richard_smith_2014Whenever I wander through ruins I imagine people centuries hence picking through the ruins of my world and wondering about the people who lived there. We can learn from ruins, and as I walked through those of the Mayan city of Chichen Itza last week I learnt not only about the Mayan world but also our world and its likely fate.

Chichen Itza, which is situated in the jungle of the North of the Yucatan peninsula, flourished between 600 AD and 1200 AD. Mayan culture was dominated by priests and warriors. The biggest of the ruins is El Castillo, a pyramid (actually a zigerat) that stands 100 feet high and at the top has a box like temple. A staircase runs all the way up the pyramid to the temple. It was the site of human sacrifice, something that ran through all the Mesoamerican cultures. The priests would remove the heart of those who were sacrificed and offer it to the gods. Human sacrifice was necessary to appease the gods, which were angry gods. more…

Richard Smith: Why are we doing so badly with hypertension?

21 Dec, 15 | by BMJ

richard_smith_2014Forty years ago at medical school I learnt the “rule of halves” that states that among those with a chronic disease, like hypertension, half are diagnosed, half of those diagnosed are treated, and half of those treated are treated adequately. Last week I learnt at a meeting organised by Public Health England that England has five million people with hypertension that is undiagnosed and that of all those with hypertension only 37% are adequately treated compared with 66% in Canada. Why, I wondered, are we doing so badly with an age old problem? more…

Richard Smith: QMUL and King’s college should release data from the PACE trial

16 Dec, 15 | by BMJ

richard_smith_2014Several times when I was the editor of The BMJ the journal was declared the worst medical journal in the world by an ME association. Sometimes we shared the award with The Lancet. At another time my wife was telephoned and told that if I didn’t take a different line on ME (which is better known as chronic fatigue syndrome) then “something horrible” would happen to me. So I know something about the emotion that surrounds chronic fatigue syndrome, but I still think that Queen Mary College London (QMUL) and King’s College London are making a serious mistake in refusing to release the data behind a controversial trial of treatments for chronic fatigue syndrome. more…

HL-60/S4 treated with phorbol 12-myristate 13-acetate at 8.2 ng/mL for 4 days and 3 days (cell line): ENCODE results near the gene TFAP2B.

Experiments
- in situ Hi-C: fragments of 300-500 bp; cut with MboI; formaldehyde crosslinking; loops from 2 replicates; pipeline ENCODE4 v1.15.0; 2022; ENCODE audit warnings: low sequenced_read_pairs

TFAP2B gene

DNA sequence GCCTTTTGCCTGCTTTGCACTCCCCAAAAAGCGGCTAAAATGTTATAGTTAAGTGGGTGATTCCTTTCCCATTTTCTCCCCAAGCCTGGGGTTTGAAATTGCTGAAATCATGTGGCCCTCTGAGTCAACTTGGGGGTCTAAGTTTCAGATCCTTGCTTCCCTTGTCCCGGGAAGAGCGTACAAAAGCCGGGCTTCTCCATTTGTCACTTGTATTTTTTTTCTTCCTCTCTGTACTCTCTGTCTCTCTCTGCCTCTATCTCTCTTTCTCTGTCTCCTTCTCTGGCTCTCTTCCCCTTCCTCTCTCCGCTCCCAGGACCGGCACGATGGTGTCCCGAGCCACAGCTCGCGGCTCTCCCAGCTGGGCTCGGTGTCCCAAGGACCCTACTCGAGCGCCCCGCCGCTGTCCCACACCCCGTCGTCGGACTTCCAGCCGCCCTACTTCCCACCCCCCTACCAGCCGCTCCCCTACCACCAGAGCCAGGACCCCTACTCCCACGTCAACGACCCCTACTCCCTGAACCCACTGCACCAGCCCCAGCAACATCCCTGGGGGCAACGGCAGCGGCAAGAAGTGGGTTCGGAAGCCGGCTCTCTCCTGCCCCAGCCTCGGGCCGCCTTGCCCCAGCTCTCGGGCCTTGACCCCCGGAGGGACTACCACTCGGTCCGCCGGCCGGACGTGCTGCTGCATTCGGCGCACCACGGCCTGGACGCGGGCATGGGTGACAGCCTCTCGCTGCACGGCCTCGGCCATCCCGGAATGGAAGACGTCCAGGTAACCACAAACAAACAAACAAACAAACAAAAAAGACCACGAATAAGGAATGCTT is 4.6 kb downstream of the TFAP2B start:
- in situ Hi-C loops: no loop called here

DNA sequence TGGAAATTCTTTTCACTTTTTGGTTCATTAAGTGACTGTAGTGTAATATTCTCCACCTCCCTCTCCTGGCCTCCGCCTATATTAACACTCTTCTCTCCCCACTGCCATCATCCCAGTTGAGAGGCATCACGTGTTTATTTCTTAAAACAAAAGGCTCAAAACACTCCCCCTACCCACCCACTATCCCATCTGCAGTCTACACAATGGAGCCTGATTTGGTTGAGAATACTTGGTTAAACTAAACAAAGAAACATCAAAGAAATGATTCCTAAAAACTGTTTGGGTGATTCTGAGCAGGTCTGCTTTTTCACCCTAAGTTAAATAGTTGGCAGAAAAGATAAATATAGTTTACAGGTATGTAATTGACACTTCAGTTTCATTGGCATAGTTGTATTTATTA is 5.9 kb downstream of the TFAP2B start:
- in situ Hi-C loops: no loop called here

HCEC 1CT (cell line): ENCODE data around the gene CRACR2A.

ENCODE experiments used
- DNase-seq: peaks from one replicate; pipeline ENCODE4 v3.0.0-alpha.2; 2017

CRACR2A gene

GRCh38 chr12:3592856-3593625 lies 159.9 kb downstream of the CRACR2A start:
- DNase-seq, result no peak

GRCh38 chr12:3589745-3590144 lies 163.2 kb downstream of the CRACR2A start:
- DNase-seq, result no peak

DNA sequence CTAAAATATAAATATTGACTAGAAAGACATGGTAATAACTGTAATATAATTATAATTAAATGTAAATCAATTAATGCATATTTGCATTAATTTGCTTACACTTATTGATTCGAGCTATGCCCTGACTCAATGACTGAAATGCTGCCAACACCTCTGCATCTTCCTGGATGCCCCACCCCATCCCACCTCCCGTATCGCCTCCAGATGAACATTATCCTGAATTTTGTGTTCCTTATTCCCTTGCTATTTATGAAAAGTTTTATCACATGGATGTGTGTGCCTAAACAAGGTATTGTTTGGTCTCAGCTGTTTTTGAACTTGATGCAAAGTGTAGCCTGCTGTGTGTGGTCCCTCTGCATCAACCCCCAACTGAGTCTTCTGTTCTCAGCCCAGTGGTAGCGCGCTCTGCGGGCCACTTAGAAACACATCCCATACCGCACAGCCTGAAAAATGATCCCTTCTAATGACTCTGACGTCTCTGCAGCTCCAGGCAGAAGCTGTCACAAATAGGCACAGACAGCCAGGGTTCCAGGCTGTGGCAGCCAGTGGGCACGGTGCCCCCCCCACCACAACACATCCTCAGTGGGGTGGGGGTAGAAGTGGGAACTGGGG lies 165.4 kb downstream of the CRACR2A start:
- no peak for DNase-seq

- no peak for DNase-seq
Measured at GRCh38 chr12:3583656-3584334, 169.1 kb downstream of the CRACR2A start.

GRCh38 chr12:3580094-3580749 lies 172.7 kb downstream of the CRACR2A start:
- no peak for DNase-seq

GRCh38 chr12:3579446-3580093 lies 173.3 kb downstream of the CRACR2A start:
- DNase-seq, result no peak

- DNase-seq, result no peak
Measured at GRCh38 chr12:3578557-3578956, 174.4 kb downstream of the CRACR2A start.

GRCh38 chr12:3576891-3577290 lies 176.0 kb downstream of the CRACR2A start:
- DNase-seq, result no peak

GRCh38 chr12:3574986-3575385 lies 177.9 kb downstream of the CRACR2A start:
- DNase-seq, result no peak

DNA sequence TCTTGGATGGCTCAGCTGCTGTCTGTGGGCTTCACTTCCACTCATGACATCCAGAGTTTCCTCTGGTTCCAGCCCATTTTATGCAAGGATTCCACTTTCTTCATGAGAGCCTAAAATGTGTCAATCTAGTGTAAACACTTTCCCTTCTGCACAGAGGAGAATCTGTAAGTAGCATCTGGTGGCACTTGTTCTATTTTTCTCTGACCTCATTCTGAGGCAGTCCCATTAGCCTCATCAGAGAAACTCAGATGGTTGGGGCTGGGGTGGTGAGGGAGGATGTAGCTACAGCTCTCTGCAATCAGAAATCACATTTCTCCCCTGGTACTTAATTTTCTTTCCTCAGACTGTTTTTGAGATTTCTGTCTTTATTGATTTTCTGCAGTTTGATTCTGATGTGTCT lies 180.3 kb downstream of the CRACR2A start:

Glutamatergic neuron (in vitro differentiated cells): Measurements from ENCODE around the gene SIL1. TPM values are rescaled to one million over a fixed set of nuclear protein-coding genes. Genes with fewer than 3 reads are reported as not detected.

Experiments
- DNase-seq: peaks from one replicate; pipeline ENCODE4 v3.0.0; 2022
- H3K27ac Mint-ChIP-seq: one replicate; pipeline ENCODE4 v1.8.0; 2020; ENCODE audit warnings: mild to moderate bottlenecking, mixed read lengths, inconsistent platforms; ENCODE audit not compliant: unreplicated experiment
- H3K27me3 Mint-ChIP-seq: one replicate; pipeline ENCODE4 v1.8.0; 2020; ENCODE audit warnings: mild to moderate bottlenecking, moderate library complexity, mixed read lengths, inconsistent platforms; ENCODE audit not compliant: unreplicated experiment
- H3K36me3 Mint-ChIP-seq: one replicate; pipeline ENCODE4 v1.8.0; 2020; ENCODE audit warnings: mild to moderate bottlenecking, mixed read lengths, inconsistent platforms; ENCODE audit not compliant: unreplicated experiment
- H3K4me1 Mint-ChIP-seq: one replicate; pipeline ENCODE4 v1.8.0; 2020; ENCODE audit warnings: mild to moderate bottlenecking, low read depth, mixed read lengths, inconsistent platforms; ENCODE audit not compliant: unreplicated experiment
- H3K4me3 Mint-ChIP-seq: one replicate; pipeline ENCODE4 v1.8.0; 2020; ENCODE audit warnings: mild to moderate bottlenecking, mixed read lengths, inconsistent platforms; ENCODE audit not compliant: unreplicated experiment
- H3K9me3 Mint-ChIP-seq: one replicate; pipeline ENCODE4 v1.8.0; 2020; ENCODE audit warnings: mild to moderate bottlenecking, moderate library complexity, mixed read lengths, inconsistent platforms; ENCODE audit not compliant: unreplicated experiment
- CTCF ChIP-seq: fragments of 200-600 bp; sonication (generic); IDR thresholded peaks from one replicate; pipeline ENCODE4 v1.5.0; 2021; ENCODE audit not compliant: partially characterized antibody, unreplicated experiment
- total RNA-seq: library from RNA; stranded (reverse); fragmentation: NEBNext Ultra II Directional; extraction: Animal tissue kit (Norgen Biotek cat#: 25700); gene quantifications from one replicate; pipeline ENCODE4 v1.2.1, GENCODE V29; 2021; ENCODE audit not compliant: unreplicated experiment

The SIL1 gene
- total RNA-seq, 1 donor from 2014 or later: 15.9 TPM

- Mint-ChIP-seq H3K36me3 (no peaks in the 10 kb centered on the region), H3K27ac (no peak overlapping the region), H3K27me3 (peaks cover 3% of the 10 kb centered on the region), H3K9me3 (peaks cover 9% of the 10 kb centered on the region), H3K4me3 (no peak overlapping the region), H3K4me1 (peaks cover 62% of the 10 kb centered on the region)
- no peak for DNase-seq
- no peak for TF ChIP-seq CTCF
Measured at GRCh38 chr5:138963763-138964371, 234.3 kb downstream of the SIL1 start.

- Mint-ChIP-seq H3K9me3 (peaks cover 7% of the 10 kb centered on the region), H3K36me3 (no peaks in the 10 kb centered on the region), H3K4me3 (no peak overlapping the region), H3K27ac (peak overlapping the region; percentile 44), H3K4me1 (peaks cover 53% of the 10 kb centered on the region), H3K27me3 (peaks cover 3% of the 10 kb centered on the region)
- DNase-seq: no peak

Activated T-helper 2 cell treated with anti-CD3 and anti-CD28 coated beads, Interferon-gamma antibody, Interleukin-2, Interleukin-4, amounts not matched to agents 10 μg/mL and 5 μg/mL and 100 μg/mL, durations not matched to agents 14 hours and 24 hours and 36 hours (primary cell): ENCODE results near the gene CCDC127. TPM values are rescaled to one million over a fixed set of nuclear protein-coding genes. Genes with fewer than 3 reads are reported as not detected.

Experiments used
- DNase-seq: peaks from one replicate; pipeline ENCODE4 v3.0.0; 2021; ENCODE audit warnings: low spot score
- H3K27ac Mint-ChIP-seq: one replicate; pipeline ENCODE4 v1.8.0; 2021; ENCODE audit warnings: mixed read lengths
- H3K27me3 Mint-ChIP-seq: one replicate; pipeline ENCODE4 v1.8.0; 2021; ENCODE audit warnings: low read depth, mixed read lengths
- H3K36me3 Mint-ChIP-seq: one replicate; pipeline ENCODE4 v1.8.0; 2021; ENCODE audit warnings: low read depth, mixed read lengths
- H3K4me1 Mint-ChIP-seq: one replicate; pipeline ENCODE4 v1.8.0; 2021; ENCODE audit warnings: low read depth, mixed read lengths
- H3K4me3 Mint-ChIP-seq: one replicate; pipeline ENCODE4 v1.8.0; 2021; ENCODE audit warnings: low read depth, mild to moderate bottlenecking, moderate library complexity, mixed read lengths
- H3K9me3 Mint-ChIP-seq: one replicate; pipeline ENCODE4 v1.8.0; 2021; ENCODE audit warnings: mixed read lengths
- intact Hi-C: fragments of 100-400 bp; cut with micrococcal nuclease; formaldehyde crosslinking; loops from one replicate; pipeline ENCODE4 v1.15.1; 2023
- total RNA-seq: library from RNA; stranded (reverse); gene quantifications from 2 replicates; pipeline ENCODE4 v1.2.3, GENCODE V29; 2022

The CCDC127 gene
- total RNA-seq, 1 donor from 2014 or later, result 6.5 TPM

Richard Smith: Does it take a “bad” patient to make a good doctor?

14 Dec, 15 | by BMJ

richard_smith_2014Trying to define a good doctor is as elusive a task as trying to define a good life or a good death. Like good lives and deaths, good doctors will come in many forms, and I search for them constantly as I read. Most doctors in novels are “bad”—fools, crooks, sadists, and cold fish. But doctors shouldn’t feel badly about that because bad characters vastly outnumber good ones in novels because, as Somerset Maugham writes, “vice can be painted in colours that glow, whereas virtue seems to bear a hue that is somewhat dun.” But I have found a good doctor, an outstanding one, and it is a “bad” patient who has made him a good doctor. more…

Richard Smith: A 45 minute play on death

4 Dec, 15 | by BMJ

richard_smith_2014Caryl Churchill’s 45 minute play on death at the National Theatre begins with people at a drinks party after a funeral. Nobody is much upset. “The waters close over very quickly after a death,” my friend Vitek said to me last week. People talk across each other. There is no real communication. We learn little about the dead man except that he was “an old goat” and had several wives. There doesn’t seem to be much reason to mourn. more…

Richard Smith: Four reasons why we may not be responding in the right way to hypertension in low and middle income countries

2 Dec, 15 | by BMJ

richard_smith_2014Should we be responding to hypertension in low and middle income countries? Of course we should. Hypertension kills 10 million people a year prematurely, and 80% of those deaths occur in low and middle income countries. Less than 5% of people with hypertension in those countries have their blood pressure well controlled, and yet we have cheap drugs that are highly effective in treating hypertension. But are we responding in the smartest way? This question came up at the Novartis Foundation London Dialogue on responding to hypertension in low and middle income countries, which was held this week.  more…